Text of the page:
Flotsam and jetsam (1/28)

out of touch

Good Reads

  • A Golden Age in Christian Publishing: when I stop and consider the state of Christian publishing, I can’t help but think that we are in a golden age. A strange age, to be sure, but a golden one nonetheless. Christians today are extraordinarily blessed by a vast number of excellent, Christ-centered, God-glorifying books. (Tim Challies)
  • Is Monergism Necessarily Fatalistic? Strictly speaking, monergists are not fatalists. Fate, at least as traditionally understood, is purposeless and arbitrary. A sense of hopelessness and inevitability characterizes the one who is the victim of fate. No matter what you do, your choices are meaningless. You are captive to forces beyond your control and comprehension that have no personal interest in your wellbeing. (Nathan Finn)
  • Noah’s Ark discovery raises flood of questions: That faint humming sound you’ve heard recently is the scholarly world of the Bible and archaeology abuzz over the discovery of the oldest known Mesopotamian version of the famous Flood story. (CNN Religion)

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Flotsam and jetsam (1/27)


Good Reads

  • Has ‘Authenticity’ Trumped Holiness? Evangelicalism—both on the individual and institutional level—is trying hard to purge itself of a polished veneer that smacked of hypocrisy. But by focusing on brokenness as proof of our “realness” and “authenticity,” have evangelicals turned “being screwed up” into a badge of honor, its own sort of works righteousness? Has authenticity become a higher calling than, say, holiness? (Brett McCracken)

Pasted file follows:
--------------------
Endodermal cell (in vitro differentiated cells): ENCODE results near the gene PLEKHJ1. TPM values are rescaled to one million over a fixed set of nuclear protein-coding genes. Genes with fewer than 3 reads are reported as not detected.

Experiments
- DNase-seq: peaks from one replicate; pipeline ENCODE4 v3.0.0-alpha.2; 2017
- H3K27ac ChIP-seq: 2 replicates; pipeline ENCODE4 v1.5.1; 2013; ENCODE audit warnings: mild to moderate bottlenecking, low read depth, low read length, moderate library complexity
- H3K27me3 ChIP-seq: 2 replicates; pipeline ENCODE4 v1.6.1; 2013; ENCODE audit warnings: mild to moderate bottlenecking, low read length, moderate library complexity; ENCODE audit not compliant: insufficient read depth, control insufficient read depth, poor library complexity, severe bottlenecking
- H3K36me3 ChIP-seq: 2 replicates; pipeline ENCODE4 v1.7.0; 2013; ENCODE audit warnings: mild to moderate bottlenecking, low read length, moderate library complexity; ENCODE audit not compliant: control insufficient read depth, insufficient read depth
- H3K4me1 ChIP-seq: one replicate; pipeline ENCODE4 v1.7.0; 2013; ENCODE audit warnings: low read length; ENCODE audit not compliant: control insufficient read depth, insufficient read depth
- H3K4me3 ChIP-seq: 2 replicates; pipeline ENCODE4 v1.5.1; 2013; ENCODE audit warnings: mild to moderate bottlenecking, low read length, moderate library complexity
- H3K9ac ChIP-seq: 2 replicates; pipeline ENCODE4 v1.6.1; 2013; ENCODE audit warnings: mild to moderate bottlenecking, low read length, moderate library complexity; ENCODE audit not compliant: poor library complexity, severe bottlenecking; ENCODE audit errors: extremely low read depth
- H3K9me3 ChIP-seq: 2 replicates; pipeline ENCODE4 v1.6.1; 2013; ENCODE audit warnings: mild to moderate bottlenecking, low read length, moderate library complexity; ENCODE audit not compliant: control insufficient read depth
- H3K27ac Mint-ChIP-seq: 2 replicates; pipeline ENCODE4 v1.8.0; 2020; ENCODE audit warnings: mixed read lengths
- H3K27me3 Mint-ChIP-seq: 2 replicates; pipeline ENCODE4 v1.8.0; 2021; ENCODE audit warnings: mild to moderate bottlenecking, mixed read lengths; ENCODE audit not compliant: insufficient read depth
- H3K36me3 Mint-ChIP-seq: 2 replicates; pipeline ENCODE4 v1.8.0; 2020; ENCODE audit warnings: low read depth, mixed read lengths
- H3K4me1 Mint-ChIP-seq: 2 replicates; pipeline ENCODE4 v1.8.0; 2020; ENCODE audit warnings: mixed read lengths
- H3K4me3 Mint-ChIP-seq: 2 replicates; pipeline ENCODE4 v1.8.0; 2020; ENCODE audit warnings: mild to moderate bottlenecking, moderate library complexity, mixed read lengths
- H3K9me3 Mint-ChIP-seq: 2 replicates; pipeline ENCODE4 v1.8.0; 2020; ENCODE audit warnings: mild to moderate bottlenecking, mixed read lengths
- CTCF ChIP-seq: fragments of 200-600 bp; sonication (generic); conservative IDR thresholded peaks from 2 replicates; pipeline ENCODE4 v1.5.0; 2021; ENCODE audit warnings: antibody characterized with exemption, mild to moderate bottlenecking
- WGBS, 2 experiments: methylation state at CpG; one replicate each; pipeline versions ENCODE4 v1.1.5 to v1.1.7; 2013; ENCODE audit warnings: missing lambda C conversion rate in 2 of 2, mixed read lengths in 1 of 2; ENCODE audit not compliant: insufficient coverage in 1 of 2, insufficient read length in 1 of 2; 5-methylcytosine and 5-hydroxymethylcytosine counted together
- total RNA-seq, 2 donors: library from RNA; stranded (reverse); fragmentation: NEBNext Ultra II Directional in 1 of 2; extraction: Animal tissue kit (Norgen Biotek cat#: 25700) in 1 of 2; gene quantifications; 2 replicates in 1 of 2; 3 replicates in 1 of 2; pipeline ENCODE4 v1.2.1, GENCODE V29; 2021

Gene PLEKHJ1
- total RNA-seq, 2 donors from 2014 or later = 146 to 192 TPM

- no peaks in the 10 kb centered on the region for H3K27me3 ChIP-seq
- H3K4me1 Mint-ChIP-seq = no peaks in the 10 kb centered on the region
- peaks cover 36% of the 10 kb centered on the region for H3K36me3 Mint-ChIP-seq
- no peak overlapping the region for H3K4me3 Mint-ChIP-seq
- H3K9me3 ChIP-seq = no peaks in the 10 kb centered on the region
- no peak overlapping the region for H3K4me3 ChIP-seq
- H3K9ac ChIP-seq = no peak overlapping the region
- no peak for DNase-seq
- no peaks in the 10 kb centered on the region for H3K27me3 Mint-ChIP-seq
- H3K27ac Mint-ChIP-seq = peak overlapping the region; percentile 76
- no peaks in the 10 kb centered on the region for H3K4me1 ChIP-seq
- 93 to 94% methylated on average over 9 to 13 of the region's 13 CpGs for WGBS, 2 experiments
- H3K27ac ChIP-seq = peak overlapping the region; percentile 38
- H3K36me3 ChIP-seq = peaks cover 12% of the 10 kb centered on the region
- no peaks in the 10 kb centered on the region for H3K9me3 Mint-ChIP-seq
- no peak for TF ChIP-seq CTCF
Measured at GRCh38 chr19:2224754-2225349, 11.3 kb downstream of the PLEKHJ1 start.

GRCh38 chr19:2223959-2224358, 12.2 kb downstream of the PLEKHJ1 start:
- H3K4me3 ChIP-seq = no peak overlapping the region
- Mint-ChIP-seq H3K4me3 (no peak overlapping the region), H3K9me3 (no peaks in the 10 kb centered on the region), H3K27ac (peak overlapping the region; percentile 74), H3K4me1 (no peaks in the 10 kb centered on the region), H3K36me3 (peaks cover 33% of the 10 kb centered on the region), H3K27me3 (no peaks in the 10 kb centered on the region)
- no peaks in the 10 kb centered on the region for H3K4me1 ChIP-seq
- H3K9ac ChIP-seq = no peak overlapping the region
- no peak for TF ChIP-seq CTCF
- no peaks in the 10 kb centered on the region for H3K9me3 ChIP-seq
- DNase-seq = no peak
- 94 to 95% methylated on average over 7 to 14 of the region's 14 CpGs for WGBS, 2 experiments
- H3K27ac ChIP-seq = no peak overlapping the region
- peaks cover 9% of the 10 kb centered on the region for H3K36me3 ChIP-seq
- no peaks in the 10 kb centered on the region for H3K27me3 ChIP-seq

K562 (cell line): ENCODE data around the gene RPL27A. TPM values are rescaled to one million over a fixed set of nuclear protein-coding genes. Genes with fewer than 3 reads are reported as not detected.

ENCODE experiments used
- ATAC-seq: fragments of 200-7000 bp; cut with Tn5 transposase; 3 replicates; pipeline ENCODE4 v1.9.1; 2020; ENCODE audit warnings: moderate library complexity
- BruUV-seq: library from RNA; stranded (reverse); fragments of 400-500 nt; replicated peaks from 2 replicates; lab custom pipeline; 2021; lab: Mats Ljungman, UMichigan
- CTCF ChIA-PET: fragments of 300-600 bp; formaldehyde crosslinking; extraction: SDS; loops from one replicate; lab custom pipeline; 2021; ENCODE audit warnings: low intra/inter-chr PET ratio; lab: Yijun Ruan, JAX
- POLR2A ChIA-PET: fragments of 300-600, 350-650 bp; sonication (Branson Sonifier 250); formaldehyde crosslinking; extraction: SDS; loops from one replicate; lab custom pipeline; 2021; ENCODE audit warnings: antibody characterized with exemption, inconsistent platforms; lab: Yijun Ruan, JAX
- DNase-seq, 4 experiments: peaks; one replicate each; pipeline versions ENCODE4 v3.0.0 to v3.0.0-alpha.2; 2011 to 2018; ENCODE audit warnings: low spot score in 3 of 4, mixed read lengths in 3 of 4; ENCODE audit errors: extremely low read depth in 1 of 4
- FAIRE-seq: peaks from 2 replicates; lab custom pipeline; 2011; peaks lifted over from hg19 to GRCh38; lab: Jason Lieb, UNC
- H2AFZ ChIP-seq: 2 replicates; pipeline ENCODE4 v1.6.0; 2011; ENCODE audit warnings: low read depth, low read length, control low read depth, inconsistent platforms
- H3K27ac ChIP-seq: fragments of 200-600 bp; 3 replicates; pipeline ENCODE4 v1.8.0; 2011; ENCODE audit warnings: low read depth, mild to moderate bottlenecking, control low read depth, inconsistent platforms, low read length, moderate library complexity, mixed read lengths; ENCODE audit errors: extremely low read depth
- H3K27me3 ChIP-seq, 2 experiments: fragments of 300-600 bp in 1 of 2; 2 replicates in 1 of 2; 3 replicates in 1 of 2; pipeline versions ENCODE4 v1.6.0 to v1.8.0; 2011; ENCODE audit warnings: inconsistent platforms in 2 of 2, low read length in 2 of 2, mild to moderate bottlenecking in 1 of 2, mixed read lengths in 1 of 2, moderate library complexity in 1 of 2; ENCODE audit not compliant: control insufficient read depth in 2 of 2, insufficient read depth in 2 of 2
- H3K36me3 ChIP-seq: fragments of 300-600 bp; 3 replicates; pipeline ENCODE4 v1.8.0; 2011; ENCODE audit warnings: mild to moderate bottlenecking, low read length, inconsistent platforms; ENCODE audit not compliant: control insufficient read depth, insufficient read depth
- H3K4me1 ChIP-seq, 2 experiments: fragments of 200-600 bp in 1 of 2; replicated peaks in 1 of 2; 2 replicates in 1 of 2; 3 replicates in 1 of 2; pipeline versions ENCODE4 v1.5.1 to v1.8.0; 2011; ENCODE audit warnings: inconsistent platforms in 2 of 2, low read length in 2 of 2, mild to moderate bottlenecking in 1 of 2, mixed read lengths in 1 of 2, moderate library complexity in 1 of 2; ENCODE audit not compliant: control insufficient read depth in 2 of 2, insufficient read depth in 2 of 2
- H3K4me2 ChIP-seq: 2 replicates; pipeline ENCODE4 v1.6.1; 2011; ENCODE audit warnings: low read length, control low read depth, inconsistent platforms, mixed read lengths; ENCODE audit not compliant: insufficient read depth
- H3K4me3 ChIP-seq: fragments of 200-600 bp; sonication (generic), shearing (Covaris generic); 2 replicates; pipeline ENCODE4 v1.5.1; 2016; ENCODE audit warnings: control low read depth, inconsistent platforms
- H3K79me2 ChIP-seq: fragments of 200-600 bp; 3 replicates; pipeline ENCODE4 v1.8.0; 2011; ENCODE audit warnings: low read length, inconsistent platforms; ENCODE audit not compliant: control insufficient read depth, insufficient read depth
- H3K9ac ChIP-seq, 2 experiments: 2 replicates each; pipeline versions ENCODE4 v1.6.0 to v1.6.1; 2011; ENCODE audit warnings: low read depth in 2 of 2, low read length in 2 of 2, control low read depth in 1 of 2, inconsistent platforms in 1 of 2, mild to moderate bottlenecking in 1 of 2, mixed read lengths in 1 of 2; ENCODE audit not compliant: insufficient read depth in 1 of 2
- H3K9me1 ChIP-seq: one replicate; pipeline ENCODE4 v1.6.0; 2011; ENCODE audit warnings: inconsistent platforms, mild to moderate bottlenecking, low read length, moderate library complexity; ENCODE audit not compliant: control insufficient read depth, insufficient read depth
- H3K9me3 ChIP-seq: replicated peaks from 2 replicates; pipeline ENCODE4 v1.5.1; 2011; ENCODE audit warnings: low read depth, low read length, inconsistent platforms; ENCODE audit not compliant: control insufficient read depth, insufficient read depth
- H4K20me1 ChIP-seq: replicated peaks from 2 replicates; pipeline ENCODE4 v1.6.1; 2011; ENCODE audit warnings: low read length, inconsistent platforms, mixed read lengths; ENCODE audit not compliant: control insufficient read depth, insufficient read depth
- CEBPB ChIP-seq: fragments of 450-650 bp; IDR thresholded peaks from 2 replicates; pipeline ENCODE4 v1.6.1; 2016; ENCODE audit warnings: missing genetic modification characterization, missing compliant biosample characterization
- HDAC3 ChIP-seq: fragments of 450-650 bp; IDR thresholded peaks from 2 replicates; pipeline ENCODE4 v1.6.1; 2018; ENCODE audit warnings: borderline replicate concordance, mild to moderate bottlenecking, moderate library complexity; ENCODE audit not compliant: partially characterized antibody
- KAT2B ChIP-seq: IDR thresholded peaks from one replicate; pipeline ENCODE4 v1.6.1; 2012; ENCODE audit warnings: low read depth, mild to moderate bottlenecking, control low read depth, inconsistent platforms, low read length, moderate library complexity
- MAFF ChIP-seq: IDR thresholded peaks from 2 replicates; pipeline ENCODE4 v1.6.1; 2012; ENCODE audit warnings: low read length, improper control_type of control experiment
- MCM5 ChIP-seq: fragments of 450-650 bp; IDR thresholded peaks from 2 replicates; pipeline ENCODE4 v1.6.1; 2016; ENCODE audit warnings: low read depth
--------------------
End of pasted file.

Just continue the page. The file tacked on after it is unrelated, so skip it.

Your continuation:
• Back to (Divinity) School:  Students under 30 still make up the largest age cohort in seminaries, according to the Association of Theological Schools. But older students are growing in representation….The percentage of students over 50 enrolled in a seminary rose to about 21% in 2011 from 12% in 1995. (Wall Street Journal)
  • What Drives Success? A seemingly un-American fact about America today is that for some groups, much more than others, upward mobility and the American dream are alive and well. It may be taboo to say it, but certain ethnic, religious and national-origin groups are doing strikingly better than Americans overall. (New York Times)
  • How to Jesus Juke a Justin Bieber Story: pop star Justin Bieber was charged with drunken driving, resisting arrest, and driving without a valid license….Upon hearing the news, web and social media savvy Christians across America began thinking, “How can I Jesus juke this Justin Bieber story” to maximize the number of pageviews/retweets/likes I can get while bringing glory to Jesus? (Joe Carter)

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Saturday Morning Fun…The Storm Trooper Hip Hop Twerk

This video is worth it for the closing line alone. Trust me.



Flotsam and jetsam (1/24)

meme quotes

Good Reads

  • The Art of PresenceDo be there. Some people think that those who experience trauma need space to sort things through. Assume the opposite. Most people need presence. (New York Times)
  • Eleven Reasons Pastors Are Trusted Less Today: Why are pastors no longer held in high esteem? What is behind the precipitous drop in favorable ratings almost every year? Allow me to offer eleven possible reasons. As you will see, they are not mutually exclusive. (Thom Rainer)

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Liar, Lunatic, or Lord: The Cartoon Version